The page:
Sunday, 4 March 2012

Norwegian Wood

More than twenty years after Haruki Murakami’s novel was released, Vietnamese director Tran Anh Hung has turned Norwegian Wood into a feature film. Long considered unfilmable due to its introspective nature and inner dialogues, it was a brave move for Tran to take it on – especially as Murakami (and his fans) are famously protective of his work. But after a long dialogue with the author, the movie was given the green light. Have Tran and his cast done justice to the source material?

Set in 1960s Japan, Norwegian Wood focuses on 19-year-old Toru Watanabe and his relationships with two different women – the excitable, expressive Midori and the inward-looking, melancholic Naoko.

Naoko was Toru’s best friend Kizuki’s girlfriend, until Kizuki committed suicide at the age of 17. That tragedy that has led to Naoko suffering a breakdown: a depression which has led to her seeking refuge in a quiet country sanatorium.

Meanwhile, in Tokyo, Watanabe begins a flirtatious friendship with fellow student Midori, leaving him to negotiate his way through two complicated and contrasting relationships…

Opening with a quiet montage of Toru (Kenichi Matsuyama), Naoko (Rinko Kikuchi) and Kizuki (Kengo Kôra) playing pool and fooling around on a farm and eating an ice lolly, Tran quickly introduces the three central characters. That one of them will be almost entirely absent from the remainder of the movie, as Kizuki is seen committing a low-key and lonely suicide as he asphyxiates himself in his car (his presence permeates the action nonetheless). It’s an unusual way to begin a film, requiring little of the audience other than objective observation. With barely a hint of emotion expressed on screen, there is little opportunity to feel sympathy as might be expected. Instead, the audience is made immediately aware that the style of the film will be somewhat detached.

Central to the plot and style of the piece is Toru. He appears in almost every scene, yet barely seems to inhabit them. He’s something of a blank canvas, often expressionless and usually playing second fiddle to whichever other characters appear alongside him. It’s a strangely beguiling performance from Matsuyama, and he’s a likeable character despite doing very little in real terms. Instead, he provides the backdrop for the more intriguing performances which revolve around him.

The most interesting of these is Kiko Mizuhara as Midori. She’s certainly the most recognisably ‘normal’ character – lively, flirty and funny. Sadly, she’s underused and appears far too fleetingly. The same might also be said of Nagasawa (Tetsuji Tamayama). He’s enigmatic, interesting and amoral. Although his purpose is presumably to provide a moral barometer for Toru, the film would certainly have benefited by revealing more of him.

Although Toru’s relationships with Midori and Nagasawa are important, they play second fiddle to his dysfunctional friendship/courtship with Naoko. Following the suicide of Kizuki, Naoko has unravelled mentally. Following a tenderly filmed sex scene with Toru, she retreats into herself and eventually disappears to a country retreat where she lives a quiet life alongside roommate Reiko (Reika Kirishima). After a written correspondence with Toru, he eventually visits her to discuss where their future lies. The scenes between the two are beautifully shot, but ultimately hard to engage with. The dialogue is stiff, and the sense that there is any love between them is hard to believe given that it is only expressed vocally in very plain speech. Some explanation of their inner dialogues occurs by having them read out their letters as a voiceover, but a sense of true warmth and love between them still remains hard to swallow. It weakens the film enormously that the central relationship is so unbelievable.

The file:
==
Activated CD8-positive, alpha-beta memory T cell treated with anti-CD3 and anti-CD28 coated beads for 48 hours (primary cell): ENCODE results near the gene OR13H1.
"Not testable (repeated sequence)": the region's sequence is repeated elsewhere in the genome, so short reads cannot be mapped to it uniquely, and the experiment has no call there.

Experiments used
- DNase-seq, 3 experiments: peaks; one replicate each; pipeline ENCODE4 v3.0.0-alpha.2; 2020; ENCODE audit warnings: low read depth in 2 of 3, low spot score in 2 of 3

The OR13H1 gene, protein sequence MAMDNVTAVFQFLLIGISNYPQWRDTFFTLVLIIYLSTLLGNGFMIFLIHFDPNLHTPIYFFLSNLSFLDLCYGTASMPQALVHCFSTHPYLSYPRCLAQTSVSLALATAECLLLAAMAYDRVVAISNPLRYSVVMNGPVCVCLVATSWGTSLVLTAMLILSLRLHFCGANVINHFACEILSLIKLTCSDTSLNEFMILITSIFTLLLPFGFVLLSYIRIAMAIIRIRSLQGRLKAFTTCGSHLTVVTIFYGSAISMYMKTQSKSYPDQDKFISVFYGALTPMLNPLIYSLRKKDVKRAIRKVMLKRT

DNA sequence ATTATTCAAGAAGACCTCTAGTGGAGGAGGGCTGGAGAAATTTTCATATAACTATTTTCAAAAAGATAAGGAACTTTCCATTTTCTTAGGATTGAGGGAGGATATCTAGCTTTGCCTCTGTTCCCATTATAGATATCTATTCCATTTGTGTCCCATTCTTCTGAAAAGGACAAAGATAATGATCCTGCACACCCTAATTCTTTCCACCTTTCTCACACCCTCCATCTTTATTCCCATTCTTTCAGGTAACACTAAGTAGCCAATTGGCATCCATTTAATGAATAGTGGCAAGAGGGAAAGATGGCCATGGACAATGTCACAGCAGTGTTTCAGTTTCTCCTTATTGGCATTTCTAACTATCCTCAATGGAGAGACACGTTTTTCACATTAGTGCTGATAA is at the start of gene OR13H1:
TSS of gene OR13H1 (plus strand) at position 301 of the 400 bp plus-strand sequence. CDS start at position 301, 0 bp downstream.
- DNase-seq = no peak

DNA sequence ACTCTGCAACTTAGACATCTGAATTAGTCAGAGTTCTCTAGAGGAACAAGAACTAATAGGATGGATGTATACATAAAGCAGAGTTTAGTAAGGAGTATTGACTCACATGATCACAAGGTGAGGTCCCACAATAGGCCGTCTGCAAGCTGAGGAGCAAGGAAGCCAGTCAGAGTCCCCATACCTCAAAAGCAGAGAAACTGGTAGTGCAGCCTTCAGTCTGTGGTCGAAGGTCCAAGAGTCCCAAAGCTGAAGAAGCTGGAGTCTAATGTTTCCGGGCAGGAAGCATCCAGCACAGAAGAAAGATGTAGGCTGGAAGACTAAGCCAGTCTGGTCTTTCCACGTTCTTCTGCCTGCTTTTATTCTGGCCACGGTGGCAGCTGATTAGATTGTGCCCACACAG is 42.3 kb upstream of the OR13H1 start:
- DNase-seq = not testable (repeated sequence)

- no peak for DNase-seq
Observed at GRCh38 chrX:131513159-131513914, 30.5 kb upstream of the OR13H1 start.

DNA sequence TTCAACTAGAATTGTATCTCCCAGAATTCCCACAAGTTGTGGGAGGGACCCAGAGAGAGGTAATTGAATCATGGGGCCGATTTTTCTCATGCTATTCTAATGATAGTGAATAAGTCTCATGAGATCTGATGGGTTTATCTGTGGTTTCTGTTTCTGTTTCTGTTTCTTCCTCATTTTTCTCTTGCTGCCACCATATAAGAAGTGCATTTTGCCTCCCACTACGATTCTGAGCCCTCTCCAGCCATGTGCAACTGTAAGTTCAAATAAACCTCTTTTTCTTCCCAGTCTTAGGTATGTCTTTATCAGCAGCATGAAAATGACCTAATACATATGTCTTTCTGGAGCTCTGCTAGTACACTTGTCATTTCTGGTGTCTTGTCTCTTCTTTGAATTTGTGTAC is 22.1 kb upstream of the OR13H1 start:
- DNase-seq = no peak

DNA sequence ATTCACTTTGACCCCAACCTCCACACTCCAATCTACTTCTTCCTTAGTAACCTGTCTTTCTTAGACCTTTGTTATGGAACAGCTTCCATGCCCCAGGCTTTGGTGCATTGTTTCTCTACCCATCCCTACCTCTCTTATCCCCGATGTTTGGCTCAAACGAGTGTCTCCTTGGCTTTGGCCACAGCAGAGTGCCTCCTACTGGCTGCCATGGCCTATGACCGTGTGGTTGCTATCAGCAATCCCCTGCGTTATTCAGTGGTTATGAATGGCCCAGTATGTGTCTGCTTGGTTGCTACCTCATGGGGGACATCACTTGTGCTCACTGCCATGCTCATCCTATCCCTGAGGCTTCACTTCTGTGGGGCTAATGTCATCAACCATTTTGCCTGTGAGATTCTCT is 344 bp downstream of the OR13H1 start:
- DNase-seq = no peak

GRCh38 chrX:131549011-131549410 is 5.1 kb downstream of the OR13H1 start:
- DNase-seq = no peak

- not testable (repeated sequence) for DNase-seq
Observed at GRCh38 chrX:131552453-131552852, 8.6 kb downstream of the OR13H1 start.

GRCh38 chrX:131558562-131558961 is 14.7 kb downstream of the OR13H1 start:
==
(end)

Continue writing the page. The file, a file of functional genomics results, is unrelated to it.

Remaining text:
What does work wonderfully well is the cinematography. Norwegian Wood is simply sumptuous to look at and has a clear artistic vision. Interior scenes are often shot in medium close-ups leading to a sense of claustrophobia – particularly in those scenes between Toru and Naoko. Tran also utilises very clear colour schemes, often bathing night time sets in just one colour – it’s unsubtle but beautiful. Interiors during daylight hours appear to be more naturally lit, utilising the daylight which streams in through the picturesque windows.

Exteriors are exquisitely shot. Wintry country scenes are framed fantastically and lush green countryside is displayed vibrantly. These beautiful vistas provide an instant and obvious contrast with the cluttered city sets of Tokyo. They are imbued, perhaps, with even more sadness as the camera lingers slowly and silently over vast expanses of emptiness. Such wonderful cinematography ensures that even in its more frustrating moments, Norwegian Wood remains extremely watchable.

Unfortunately, those frustrating moments occur too often. When translating a novel to the screen, one of the inherent dangers is that so much of what is written is not said (or at least said out loud). With Toru as the central character and commentator, Murakami’s novel has a depth and richness which is sadly lacking from Tran’s movie. It’s also a far more hurried version of the story with central characters marginalised to the point that their role in proceedings becomes puzzling – particularly Reiko’s surprising part in the story’s denouement.

Bringing Norwegian Wood to the silver screen was always likely to be challenging. And it’s a challenge which Tran Anh Hung only partially passed. His film is stylish and often visually stunning, yet lacks emotional depth despite some good acting performances. The plot moves inconsistently – too fast in parts, too slow in others – and ultimately characters’ motives are not as fully explored or explained as they might have been. Altogether, it’s an interesting yet flawed attempt.

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